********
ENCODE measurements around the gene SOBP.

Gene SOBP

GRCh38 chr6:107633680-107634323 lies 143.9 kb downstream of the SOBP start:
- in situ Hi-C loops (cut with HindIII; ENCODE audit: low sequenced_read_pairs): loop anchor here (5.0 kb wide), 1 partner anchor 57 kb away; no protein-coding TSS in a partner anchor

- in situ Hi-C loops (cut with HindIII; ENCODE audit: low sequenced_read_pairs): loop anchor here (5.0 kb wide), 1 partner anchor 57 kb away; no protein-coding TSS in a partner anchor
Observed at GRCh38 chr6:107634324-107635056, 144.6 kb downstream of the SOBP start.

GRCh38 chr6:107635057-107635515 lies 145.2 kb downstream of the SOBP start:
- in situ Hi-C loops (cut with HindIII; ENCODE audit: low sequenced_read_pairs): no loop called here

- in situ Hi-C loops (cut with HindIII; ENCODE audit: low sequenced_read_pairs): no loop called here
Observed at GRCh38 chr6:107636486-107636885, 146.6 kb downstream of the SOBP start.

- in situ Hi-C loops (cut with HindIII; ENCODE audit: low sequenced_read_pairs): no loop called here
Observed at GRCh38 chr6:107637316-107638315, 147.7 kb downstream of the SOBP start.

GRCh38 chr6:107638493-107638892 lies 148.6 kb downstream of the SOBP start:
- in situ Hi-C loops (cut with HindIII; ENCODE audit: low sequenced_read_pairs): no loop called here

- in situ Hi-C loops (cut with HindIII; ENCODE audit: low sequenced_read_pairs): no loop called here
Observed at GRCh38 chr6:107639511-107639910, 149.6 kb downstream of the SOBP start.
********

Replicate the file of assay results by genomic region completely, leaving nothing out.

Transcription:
ENCODE measurements around the gene SOBP.

Gene SOBP

GRCh38 chr6:107633680-107634323 lies 143.9 kb downstream of the SOBP start:
- in situ Hi-C loops (cut with HindIII; ENCODE audit: low sequenced_read_pairs): loop anchor here (5.0 kb wide), 1 partner anchor 57 kb away; no protein-coding TSS in a partner anchor

- in situ Hi-C loops (cut with HindIII; ENCODE audit: low sequenced_read_pairs): loop anchor here (5.0 kb wide), 1 partner anchor 57 kb away; no protein-coding TSS in a partner anchor
Observed at GRCh38 chr6:107634324-107635056, 144.6 kb downstream of the SOBP start.

GRCh38 chr6:107635057-107635515 lies 145.2 kb downstream of the SOBP start:
- in situ Hi-C loops (cut with HindIII; ENCODE audit: low sequenced_read_pairs): no loop called here

- in situ Hi-C loops (cut with HindIII; ENCODE audit: low sequenced_read_pairs): no loop called here
Observed at GRCh38 chr6:107636486-107636885, 146.6 kb downstream of the SOBP start.

- in situ Hi-C loops (cut with HindIII; ENCODE audit: low sequenced_read_pairs): no loop called here
Observed at GRCh38 chr6:107637316-107638315, 147.7 kb downstream of the SOBP start.

GRCh38 chr6:107638493-107638892 lies 148.6 kb downstream of the SOBP start:
- in situ Hi-C loops (cut with HindIII; ENCODE audit: low sequenced_read_pairs): no loop called here

- in situ Hi-C loops (cut with HindIII; ENCODE audit: low sequenced_read_pairs): no loop called here
Observed at GRCh38 chr6:107639511-107639910, 149.6 kb downstream of the SOBP start.